Thursday, August 06, 2009


Suing the Alma Mater

Several alert readers sent me links to this story, about a new graduate who is suing her alma mater (of all of three months) for its alleged failure to get her a job.

It's one of those stories that really allows you to see what you want to see. Is the student an unrealistic whiner? Is the school trading on false hope? Is it reasonable to charge high tuition for an unemployable degree? Is it reasonable to hold a single college accountable for a nationwide recession?

I'll start by acknowledging that I don't know the student, I'm not familiar with the school, and there may be particular facts in this case that would change my interpretation of it if I knew them.

That said, though, my first response is “oh, honey, no.”

At the most basic level, colleges are not employment offices. While they often have Career Services offices to help people find jobs, 'help' is the key word. Absent some really serious fraud, there are no guarantees. The article quoted the student accusing the college as follows:

"They're supposed to say, 'I got this student, her attendance is good, her GPA is all right -- can you interview this person?' They're not doing that," she said.

Um, no. That's not what they're supposed to say (or do). (The article goes on to mention that the student had a 2.7 GPA, and has landed two interviews but no offers.) They're supposed to coach you on your resume, help with some interview tips, and provide some resources for you to start looking. Beyond that, it's up to you.

In fact, landing two interviews within three months of graduation with a 2.7 GPA in the midst of the Great Recession isn't bad at all.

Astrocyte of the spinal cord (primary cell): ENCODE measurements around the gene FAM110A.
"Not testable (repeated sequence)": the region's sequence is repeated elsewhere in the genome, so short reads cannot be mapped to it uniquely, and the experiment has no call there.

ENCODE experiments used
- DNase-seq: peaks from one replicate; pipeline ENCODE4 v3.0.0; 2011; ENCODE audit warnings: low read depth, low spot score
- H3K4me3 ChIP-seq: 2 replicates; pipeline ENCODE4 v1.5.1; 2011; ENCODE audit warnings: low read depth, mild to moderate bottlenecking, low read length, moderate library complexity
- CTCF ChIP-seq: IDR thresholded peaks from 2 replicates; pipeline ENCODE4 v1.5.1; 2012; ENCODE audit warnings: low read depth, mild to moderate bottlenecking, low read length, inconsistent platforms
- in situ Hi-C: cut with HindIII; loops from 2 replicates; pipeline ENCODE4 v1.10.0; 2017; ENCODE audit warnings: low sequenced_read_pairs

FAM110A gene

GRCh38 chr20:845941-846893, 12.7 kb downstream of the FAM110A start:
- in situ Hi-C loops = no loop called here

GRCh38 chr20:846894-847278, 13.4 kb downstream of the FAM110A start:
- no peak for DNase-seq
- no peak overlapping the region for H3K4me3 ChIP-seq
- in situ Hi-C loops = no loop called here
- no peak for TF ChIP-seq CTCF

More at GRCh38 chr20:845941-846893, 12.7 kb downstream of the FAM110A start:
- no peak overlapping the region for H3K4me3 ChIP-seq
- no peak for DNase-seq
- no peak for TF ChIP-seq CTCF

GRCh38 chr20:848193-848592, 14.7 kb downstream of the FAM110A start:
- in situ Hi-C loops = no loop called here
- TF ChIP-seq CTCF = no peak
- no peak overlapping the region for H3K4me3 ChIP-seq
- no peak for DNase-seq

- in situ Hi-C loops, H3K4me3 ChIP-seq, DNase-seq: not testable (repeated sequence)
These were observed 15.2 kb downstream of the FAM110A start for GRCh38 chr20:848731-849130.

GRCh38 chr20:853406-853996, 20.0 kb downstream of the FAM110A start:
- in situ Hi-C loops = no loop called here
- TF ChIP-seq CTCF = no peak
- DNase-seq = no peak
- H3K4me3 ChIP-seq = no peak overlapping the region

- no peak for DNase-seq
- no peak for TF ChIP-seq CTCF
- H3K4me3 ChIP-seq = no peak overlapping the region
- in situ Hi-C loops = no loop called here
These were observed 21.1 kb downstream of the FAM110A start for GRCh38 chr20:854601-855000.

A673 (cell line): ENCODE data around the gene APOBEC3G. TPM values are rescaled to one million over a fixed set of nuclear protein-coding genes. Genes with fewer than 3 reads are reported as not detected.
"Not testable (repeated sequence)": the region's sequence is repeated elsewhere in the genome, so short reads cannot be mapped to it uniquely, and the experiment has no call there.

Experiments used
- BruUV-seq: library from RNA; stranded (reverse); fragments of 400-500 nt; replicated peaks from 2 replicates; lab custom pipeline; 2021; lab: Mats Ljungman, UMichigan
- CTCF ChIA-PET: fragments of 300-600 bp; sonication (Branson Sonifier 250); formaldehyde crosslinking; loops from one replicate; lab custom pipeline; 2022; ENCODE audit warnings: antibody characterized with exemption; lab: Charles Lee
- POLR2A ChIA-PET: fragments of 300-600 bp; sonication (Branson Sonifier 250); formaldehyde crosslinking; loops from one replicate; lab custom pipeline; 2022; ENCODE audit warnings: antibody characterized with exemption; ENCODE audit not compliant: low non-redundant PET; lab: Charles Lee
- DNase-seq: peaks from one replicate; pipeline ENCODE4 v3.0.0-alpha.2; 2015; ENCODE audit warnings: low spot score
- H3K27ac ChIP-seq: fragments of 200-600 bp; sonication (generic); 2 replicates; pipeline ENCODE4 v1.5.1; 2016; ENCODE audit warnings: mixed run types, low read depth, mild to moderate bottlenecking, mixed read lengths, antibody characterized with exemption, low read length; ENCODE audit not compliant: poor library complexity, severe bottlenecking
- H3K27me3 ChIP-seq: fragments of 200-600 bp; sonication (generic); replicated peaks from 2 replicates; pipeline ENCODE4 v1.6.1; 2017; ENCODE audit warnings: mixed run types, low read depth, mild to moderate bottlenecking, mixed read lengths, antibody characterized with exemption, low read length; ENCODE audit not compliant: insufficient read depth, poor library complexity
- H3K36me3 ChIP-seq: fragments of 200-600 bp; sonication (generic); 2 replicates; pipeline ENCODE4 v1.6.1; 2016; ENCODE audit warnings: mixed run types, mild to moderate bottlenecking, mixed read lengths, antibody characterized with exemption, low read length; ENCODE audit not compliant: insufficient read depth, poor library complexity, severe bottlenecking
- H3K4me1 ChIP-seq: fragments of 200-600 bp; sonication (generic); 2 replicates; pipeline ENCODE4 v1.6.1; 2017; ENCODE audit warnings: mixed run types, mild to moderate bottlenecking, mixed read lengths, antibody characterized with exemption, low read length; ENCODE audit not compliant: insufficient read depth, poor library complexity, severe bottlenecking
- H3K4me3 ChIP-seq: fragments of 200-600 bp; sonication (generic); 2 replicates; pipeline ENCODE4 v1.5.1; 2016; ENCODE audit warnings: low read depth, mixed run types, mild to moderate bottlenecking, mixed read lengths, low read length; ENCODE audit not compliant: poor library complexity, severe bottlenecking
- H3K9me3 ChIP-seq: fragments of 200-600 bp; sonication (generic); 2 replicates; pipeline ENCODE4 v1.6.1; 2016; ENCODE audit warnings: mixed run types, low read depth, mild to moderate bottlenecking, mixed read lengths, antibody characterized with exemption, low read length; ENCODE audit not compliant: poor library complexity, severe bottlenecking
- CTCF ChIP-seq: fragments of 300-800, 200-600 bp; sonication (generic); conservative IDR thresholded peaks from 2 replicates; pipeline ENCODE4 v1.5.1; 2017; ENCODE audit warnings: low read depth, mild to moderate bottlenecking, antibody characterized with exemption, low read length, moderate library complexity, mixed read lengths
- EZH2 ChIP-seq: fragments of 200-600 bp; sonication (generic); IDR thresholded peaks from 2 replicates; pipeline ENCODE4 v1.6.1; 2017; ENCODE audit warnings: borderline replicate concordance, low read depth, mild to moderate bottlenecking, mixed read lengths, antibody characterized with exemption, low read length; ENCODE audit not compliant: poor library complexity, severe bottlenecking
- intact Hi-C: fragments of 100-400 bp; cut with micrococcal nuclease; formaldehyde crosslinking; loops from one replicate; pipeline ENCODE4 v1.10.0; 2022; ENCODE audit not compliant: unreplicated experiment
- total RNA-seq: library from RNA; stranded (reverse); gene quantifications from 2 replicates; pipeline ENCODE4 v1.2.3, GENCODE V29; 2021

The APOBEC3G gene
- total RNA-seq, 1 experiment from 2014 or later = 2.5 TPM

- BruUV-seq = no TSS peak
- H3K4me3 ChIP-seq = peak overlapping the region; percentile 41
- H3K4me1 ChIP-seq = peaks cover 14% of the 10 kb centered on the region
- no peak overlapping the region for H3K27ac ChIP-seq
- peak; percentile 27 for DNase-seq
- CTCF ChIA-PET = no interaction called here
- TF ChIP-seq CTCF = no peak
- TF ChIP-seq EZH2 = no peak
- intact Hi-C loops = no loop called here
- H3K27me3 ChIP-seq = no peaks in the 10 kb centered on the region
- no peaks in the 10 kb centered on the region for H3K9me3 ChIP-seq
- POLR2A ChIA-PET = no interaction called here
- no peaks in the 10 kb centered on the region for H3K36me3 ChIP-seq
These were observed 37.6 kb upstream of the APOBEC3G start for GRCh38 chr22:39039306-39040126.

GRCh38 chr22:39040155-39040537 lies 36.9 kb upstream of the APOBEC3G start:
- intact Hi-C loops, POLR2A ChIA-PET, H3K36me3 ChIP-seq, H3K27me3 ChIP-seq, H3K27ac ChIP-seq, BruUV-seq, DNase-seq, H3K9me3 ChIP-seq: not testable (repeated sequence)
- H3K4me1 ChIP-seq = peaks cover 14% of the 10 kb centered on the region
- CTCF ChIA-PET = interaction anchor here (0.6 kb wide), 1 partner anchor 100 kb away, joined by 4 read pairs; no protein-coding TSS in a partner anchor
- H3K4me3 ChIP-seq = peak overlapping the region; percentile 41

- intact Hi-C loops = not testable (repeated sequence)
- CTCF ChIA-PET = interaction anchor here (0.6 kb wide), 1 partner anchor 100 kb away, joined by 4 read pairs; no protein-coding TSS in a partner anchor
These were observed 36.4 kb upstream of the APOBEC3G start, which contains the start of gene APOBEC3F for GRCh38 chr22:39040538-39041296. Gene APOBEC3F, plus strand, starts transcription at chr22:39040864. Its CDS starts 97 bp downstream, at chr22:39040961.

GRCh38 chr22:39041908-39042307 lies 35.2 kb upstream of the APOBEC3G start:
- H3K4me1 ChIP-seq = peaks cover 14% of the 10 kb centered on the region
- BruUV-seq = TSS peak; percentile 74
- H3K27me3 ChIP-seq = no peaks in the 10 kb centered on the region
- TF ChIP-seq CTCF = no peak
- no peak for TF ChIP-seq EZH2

The story brought back memories of my time at Proprietary U. Since PU sold employability, students often brought outsized expectations to their job searches. (To make matters worse, the tech bubble of the late 90's briefly made those expectations actually realistic.) When the bubble burst, even the better students often struggled to find something. They weren't notably better or worse than the class that had graduated the year before; the market had just changed.

Most students understood that, at some level. But there were some who seemed to think that the Career Services office kept a top secret stash of nifty jobs that they'd dole out to whomever complained the loudest. In my observation, this was not the case.

There's no central clearinghouse for most jobs. (I'm told there actually is one for doctors, but that isn't relevant here.) Degrees and skills can improve your chances, but chances are not guarantees. If degrees guaranteed jobs, there wouldn't be PhD's trying to cobble together livelihoods from adjunct gigs. (Though I'll admit that all those freeway flying PhD's suing their graduate programs makes for a fun thought experiment.) A program can be academically rigorous, and a Career Services office can try really hard, and the result can still be nothing. It's a big world out there.